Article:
Ryan Squire:    Well, we have lots of emotional connections in our hospitals. I mean, we’re curing people’s cancer. We’re saving them from heart attacks. We’re doing lots of things that have emotional connections. We’re just not doing enough yet to ask people the right time in the right place for those donations. And so I think that we can do more with social media to help understand those right time, right place situations and ask. And then, from the national reputation thing, that’s where we start to get into what we had talked about as far as the surgery.

Scott Nelson:    Sure. Okay.

Ryan Squire:    I think those are some—recruitment obviously is another one that’s big. I mean, we want to hire the biggest and brightest people. You know, I talked a little bit about workplace of choice. That’s one of the reasons why the first thing that I worked on when I got there was a policy that said that our employees can use social media.

Scott Nelson:    Mm-hmm.

Ryan Squire:    I think if you’re a company right now and you have an intent of hiring anybody under the age of 30, and especially under the age of 25, and obviously each year that gets a little older, and you don’t give them access to tools that they use to stay connected to their world, you’re going to have a difficult time helping them feel comfortable in the workplace.

Scott Nelson:    Sure.

Ryan Squire:    I think they’re going to expect access to this stuff, and if you’re taking away access it’s just unnatural because everywhere else they have it, right? Or they can pull their phone out.

Scott Nelson:    Right.

Ryan Squire:    And you lose the opportunity to talk to them, too, in a place where they’re comfortable having conversations and those kinds of things. So we’re very interested in keeping access open and…

Scott Nelson:    Sure.

Ryan Squire:    …allowing people to be adults, empowering them with these tools and with some understanding around what they can do in terms of medicine and healthcare, and then asking them to do incredible things and seeing what the results are. I think there’s a lot of management theory there that we’ve worked on and that we’ve dealt with, but I think the bottom line is respecting people enough and knowing that you’ve hired the right people, and then coaching them if there are issues.

Scott Nelson:    Sure.

Ryan Squire:    But otherwise, giving them space to figure out and use these tools to do something incredible.

Scott Nelson:    Yup, yup. And listening to you just there, obviously it’s very evident that you’re very well-spoken in regard to this whole social media arena. But what I find really interesting, and I don’t want to spend a ton of time on this but…

Ryan Squire:    Yes.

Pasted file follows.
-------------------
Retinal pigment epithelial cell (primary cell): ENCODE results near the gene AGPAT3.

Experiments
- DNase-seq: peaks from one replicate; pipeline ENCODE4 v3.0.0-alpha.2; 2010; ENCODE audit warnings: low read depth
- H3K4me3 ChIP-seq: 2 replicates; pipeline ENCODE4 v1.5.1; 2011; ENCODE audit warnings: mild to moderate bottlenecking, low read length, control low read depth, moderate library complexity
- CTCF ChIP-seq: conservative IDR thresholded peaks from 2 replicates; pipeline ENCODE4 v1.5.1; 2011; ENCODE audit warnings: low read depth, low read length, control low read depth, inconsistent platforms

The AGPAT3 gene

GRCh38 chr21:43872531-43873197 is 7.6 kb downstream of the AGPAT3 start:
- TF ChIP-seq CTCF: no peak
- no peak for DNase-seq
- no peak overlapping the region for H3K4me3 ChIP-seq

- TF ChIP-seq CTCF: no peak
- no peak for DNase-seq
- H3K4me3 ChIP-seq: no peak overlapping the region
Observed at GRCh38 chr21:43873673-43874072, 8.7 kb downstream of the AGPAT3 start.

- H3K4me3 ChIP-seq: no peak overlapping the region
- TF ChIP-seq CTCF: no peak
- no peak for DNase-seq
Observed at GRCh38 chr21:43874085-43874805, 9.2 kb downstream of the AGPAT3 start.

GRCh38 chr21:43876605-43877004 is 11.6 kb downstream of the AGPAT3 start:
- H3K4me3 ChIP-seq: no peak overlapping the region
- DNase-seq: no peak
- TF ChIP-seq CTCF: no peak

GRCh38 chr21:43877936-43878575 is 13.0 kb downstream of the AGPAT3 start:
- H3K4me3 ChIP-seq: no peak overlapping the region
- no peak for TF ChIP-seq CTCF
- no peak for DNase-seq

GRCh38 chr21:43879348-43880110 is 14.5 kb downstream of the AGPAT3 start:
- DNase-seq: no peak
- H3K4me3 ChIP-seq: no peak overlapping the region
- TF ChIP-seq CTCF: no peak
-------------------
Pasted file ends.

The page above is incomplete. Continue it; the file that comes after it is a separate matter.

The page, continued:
Scott Nelson:    …what I find really interesting is that it seems that your goals are very much aligned with the goals of Ohio State in terms of integrating their kind of, I guess, mainstream goals with social media. And the reason I ask is because it appears that you’ve been able to get them most of the people on board, which I have to think, one, had to be very hard, and two, probably isn’t very common in most institutions.

Ryan Squire:    So I think obviously there’s a strategy there, Scott…

Scott Nelson:    Mm-hmm.

Ryan Squire:    …but the idea is, instead of going out and creating my own goals, setting my own sights, I mean I have lots of ideas of things I want to do, right?

Scott Nelson:    Mm-hmm.

Ryan Squire:    But instead of going out and saying, “Okay, these are all the things that I want to do,” instead we went out and said, “Okay, here are all the things that we need to be doing to be helping our senior leaders accomplish the goals that they’re held accountable for, right?

Scott Nelson:    Mm-hmm.

Ryan Squire:    I mean, on their performance evaluations they’re being asked that they increase national reputation, that they create a workplace of choice, that they raise money, and so if I can make those the goals and I can do something to affect those and impact those goals for them, it’s going to make it very easy for me to—I didn’t even really have to sell this stuff, right?

Scott Nelson:    Yeah.

Ryan Squire:    I mean, here’s what we can do, here’s what I believe we can do, let’s test it. Well, if I’m wasting time just talking about ourselves or doing something that doesn’t roll into something that’s important to them, then yeah, then they’re going to want to know, “Okay, what’s the ROI?” and start asking some of these [00:13:25] questions. But they’ve really given me plenty of autonomy to figure this out, right? And figure it out in terms of what’s important to them already. And I think that’s where a lot of times I think people make mistakes, is they forget. You know, your institution has these higher-level goals, and if they don’t they should, and communications marketing can be pivotal in creating those for an organization and helping the organization understand what those goals are.

But the next step then, I think, in communications and marketing and with communications and marketing teams is to help the organization understand what it is they’re doing that falls in line with those goals, because that determines your brand, and then what they’re doing that doesn’t fall in line with those goals that you have. And if a strategic communications team, the marketing team, can help an organization understand that, then they have a better chance of actually creating a brand as opposed to just a tagline that’s detached from the reality of what the brand experience is for your customers and for your employees.